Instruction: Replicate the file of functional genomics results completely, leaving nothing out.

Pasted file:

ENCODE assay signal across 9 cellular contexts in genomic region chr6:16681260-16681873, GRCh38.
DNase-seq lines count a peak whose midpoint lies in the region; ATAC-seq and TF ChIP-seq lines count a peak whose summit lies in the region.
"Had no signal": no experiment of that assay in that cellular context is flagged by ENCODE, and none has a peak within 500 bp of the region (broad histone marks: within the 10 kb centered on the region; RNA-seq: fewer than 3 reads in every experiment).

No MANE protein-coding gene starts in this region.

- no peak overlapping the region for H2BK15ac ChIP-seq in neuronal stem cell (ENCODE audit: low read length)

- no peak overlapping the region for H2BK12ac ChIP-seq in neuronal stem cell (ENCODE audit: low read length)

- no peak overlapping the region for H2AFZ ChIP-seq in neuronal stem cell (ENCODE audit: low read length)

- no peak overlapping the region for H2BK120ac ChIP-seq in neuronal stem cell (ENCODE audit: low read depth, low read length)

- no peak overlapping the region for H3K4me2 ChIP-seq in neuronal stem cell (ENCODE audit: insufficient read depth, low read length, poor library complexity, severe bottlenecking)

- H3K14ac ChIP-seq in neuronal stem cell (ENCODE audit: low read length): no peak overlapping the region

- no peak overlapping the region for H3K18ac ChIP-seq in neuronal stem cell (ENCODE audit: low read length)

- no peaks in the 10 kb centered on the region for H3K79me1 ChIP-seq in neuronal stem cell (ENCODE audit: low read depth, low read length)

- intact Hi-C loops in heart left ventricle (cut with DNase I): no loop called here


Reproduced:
ENCODE assay signal across 9 cellular contexts in genomic region chr6:16681260-16681873, GRCh38.
DNase-seq lines count a peak whose midpoint lies in the region; ATAC-seq and TF ChIP-seq lines count a peak whose summit lies in the region.
"Had no signal": no experiment of that assay in that cellular context is flagged by ENCODE, and none has a peak within 500 bp of the region (broad histone marks: within the 10 kb centered on the region; RNA-seq: fewer than 3 reads in every experiment).

No MANE protein-coding gene starts in this region.

- no peak overlapping the region for H2BK15ac ChIP-seq in neuronal stem cell (ENCODE audit: low read length)

- no peak overlapping the region for H2BK12ac ChIP-seq in neuronal stem cell (ENCODE audit: low read length)

- no peak overlapping the region for H2AFZ ChIP-seq in neuronal stem cell (ENCODE audit: low read length)

- no peak overlapping the region for H2BK120ac ChIP-seq in neuronal stem cell (ENCODE audit: low read depth, low read length)

- no peak overlapping the region for H3K4me2 ChIP-seq in neuronal stem cell (ENCODE audit: insufficient read depth, low read length, poor library complexity, severe bottlenecking)

- H3K14ac ChIP-seq in neuronal stem cell (ENCODE audit: low read length): no peak overlapping the region

- no peak overlapping the region for H3K18ac ChIP-seq in neuronal stem cell (ENCODE audit: low read length)

- no peaks in the 10 kb centered on the region for H3K79me1 ChIP-seq in neuronal stem cell (ENCODE audit: low read depth, low read length)

- intact Hi-C loops in heart left ventricle (cut with DNase I): no loop called here